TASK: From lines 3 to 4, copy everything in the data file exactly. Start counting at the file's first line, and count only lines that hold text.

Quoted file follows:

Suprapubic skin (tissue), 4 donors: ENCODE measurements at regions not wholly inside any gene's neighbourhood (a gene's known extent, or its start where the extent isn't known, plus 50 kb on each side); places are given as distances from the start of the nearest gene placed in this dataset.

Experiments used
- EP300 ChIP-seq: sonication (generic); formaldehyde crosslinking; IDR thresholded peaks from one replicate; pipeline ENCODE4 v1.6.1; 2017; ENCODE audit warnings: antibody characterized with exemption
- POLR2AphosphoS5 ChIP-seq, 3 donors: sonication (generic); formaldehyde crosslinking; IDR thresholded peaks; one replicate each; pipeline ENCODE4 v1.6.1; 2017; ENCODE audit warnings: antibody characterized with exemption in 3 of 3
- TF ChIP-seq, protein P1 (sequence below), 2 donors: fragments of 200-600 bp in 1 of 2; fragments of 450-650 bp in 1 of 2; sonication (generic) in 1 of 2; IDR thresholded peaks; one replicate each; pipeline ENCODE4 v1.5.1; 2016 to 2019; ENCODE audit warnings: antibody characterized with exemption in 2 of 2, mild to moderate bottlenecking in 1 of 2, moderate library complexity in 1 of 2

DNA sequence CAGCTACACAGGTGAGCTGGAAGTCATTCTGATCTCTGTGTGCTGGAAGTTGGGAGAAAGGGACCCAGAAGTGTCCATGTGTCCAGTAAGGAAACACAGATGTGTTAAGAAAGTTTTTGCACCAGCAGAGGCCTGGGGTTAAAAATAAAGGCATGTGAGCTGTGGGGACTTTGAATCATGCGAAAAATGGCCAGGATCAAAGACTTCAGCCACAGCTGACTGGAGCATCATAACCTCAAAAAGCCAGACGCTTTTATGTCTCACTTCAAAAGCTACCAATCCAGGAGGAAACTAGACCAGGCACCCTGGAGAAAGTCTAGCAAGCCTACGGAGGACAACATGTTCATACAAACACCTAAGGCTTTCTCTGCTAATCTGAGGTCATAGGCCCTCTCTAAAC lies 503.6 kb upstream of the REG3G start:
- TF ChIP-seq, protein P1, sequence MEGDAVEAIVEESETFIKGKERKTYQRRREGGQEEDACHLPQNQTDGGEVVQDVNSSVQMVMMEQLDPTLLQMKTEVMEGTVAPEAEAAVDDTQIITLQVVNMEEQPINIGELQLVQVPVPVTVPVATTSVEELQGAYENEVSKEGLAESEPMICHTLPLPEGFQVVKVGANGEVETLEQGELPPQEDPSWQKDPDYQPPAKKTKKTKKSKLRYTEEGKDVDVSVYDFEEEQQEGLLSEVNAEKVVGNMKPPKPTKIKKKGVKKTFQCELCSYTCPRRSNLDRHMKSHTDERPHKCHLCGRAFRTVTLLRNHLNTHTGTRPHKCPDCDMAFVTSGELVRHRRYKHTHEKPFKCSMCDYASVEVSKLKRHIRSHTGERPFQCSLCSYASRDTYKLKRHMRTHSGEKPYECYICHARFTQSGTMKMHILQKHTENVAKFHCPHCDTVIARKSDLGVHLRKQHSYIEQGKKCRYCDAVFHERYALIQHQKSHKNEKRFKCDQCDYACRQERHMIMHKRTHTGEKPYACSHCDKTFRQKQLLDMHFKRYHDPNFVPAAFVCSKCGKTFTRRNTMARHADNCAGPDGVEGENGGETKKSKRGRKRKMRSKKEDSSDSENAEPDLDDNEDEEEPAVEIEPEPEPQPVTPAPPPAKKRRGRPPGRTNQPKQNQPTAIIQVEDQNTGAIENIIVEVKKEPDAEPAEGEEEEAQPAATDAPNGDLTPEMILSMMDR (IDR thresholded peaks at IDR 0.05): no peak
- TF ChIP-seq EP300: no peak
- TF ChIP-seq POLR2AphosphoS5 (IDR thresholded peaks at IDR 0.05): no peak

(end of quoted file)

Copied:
- EP300 ChIP-seq: sonication (generic); formaldehyde crosslinking; IDR thresholded peaks from one replicate; pipeline ENCODE4 v1.6.1; 2017; ENCODE audit warnings: antibody characterized with exemption
- POLR2AphosphoS5 ChIP-seq, 3 donors: sonication (generic); formaldehyde crosslinking; IDR thresholded peaks; one replicate each; pipeline ENCODE4 v1.6.1; 2017; ENCODE audit warnings: antibody characterized with exemption in 3 of 3